This video is about seduction. The audience is seduced by the female narrator, while at the same time repelled by the seductress' desperate need for love and approval. The title is ironic: although the narrator "likes girls for friends better than boys," the attraction is masochistic and destructive.
Juxtaposing feminist readings of medical tracts, narratives of patient treatment and archival footage, I Need Your Full Cooperation reveals the evolution of women’s relationship to modern medicine. The video dramatizes Charlotte Perkins Gilman’s “rest cure”, adapting her 1892 story "The Yellow Wallpaper", and includes critical commentary by activist/writer Barbara Ehrenreich and historian Carroll Smith-Rosenberg.
Shot in black and white, this rough-and-ready trilogy is about twin sisters who "act out" and act up in their own best interests. At the age when a young girl might discover her own sexuality, they explore themselves (and each other) in "games" and playtime together. In the three sections—"Icky and Kathy Find Liberty", "The Babysitter", and "Learning To Suck"—the girls engage in slightly illicit acts together. Being naughty can be fun!
Setting her pixelvision camera on herself and her room, Benning searches for a sense of identity and respect as a woman and a lesbian. Acting alternately as confessor and accuser, the camera captures Benning’s anger and frustration at feeling trapped by social prejudices.
"Four days spent in a studio working on a centerfold photo for Playboy magazine provided the subject matter for my film. The magazine itself deals with culture, cars, a certain lifestyle. Maybe all those trappings are only there to cover up the naked woman. Maybe it's like with a paper-doll. The naked woman in the middle is a sun around which a system revolves: of culture, of business, of living!
Benning illustrates a lustful encounter with a “bad girl,” through the gender posturing and genre interplay of Hollywood stereotypes: posing for the camera as the rebel, the platinum blonde, the gangster, the '50s crooner, and the heavy-lidded vamp. Cigarette poses, romantic slow dancing, and fast-action heavy metal street shots propel the viewer through the story of the love affair. Benning’s video goes farther than romantic fantasy, describing other facets of physical attraction including fear, violence, lust, guilt and total excitement.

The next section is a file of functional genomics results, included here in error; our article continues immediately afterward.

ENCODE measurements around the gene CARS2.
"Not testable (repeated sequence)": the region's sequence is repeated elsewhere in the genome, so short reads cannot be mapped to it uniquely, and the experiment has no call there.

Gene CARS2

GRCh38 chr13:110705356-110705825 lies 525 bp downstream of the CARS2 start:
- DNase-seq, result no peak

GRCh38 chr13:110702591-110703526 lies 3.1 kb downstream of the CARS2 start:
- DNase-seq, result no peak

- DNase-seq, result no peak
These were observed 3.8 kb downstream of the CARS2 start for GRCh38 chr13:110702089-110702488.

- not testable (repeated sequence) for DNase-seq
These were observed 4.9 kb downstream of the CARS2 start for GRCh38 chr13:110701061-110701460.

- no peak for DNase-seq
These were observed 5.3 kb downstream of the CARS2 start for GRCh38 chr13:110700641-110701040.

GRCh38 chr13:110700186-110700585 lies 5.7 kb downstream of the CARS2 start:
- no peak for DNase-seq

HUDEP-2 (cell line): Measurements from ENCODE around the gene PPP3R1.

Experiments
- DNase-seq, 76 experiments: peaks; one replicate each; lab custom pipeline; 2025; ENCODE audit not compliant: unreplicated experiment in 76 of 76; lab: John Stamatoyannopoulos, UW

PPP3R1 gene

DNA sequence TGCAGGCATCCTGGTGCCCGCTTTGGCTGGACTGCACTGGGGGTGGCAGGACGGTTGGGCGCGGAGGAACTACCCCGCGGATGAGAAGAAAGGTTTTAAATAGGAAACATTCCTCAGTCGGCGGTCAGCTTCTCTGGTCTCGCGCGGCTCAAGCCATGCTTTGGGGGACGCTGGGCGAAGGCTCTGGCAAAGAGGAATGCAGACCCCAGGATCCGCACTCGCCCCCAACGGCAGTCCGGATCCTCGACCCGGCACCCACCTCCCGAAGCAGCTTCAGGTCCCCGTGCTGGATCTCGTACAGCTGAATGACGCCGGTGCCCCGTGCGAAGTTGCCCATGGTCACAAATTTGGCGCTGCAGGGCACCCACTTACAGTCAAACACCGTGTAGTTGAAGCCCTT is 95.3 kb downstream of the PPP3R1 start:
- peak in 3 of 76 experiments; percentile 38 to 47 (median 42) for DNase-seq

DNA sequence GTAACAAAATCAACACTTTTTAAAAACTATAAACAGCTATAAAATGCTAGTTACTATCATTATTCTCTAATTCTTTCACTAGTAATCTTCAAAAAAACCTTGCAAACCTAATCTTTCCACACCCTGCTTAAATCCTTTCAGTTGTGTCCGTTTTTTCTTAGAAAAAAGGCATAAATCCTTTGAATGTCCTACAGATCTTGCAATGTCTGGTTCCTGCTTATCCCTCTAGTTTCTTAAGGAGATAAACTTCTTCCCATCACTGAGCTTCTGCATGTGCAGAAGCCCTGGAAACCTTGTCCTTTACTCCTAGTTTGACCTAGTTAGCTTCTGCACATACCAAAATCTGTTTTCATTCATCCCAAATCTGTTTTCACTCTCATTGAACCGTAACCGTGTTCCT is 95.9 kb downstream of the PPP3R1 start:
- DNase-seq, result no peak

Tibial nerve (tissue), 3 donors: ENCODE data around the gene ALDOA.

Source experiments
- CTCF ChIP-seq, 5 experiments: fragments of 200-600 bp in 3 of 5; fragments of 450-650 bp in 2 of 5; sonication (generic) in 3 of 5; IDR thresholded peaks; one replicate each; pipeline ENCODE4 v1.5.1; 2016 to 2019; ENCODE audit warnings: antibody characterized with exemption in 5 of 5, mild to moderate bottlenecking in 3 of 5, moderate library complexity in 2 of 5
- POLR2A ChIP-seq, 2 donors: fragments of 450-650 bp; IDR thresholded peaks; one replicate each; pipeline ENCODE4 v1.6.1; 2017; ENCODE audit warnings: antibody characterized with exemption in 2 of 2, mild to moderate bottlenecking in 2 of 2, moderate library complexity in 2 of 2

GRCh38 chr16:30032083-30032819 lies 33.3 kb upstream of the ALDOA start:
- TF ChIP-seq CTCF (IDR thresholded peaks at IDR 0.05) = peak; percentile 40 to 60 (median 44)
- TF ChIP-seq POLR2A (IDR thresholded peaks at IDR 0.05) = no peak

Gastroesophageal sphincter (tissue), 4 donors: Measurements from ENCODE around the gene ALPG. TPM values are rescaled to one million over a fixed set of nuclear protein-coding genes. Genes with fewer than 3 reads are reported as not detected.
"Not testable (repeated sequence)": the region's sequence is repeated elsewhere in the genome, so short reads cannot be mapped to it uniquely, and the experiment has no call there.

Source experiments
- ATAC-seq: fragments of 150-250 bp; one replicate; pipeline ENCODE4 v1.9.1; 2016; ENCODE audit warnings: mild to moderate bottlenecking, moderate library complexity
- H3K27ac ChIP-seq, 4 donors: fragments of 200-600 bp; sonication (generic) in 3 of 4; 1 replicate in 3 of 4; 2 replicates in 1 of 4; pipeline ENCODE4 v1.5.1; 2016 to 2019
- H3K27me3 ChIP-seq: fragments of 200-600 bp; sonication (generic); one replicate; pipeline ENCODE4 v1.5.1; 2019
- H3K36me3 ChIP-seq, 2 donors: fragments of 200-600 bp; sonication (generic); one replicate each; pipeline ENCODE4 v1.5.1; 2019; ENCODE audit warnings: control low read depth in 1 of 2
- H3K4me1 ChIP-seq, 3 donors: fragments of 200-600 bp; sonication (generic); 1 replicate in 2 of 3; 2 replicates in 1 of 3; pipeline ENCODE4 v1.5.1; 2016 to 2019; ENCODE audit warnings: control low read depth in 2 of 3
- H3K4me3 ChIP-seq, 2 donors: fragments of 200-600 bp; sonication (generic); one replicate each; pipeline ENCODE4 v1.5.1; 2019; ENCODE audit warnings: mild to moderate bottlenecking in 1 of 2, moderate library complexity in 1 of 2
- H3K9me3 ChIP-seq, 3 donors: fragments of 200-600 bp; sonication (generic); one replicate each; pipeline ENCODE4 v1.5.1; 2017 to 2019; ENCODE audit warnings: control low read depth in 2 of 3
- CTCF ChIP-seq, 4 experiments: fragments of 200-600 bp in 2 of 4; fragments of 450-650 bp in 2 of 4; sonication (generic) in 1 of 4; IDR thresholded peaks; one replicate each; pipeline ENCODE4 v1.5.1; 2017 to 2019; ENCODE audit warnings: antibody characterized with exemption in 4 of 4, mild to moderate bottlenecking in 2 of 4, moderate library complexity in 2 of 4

Benning gives a chronology of her crushes and kisses, tracing the development of her nascent sexuality. Addressing the camera with an air of seduction and romance, giving the viewer a sense of her anxiety and special delight as she came to realize her lesbian identity.
These five short videos introduce Judy, a paper maché puppet who ruminates on her position in society. Like Judy, of the famous Punch and Judy puppet duo, Benning’s Judy seems to experience the world from the outside, letting things happen to her rather than making things happen around her.
Tom Kalin is a screenwriter, film director, producer, and educator. As a key figure in New Queer Cinema, his work focuses on the portrayal of gay sexuality both in the age of AIDS and historically. Informed by his work with two AIDS activist collectives, ACT UP and Gran Fury, Kalin’s video work is characterized by appropriated images, original portraits, and performances.
Kiss The Boys And Make Them Die explores how memory, sexuality, and the self are created and enforced through the family story. The video chronicles how the social act of loving women becomes channeled into narratives of incest, desire for the mother, loss of the father, separation from the family, death and self-destruction. In this work, sexuality, difference and language are paralleled with haunting memories of a childhood ghost that both desires and hates women.
"It is only shallow people who do not judge by appearances" wrote Oscar Wilde. Lay Bare is a composite portrait of the human body, revealing it as it is only rarely seen in the most intimate relationships we have with our family or our lovers -- erotic and comic, beautiful and vulnerable.
Music, sound design and mixed by Andy Cowton
Note: This title is intended by the artist to be viewed in High Definition. While DVD format is available to enable accessibility, VDB recommends presentation on Blu-ray or HD digital file.
During a conference in the late 1970s, Carol Leigh (also known as the Scarlot Harlot) coined the term “sex worker.” Now, it is a fundamental part of the lexicon regarding all worker’s rights and this is owed in large part to Leigh’s artistic and activist career. Working primarily through the medium of performance and video – her work attempts to educate and broaden audiences’ understanding of sex work and the fundamental rights sex workers deserve. This interview is a distillation of those aims.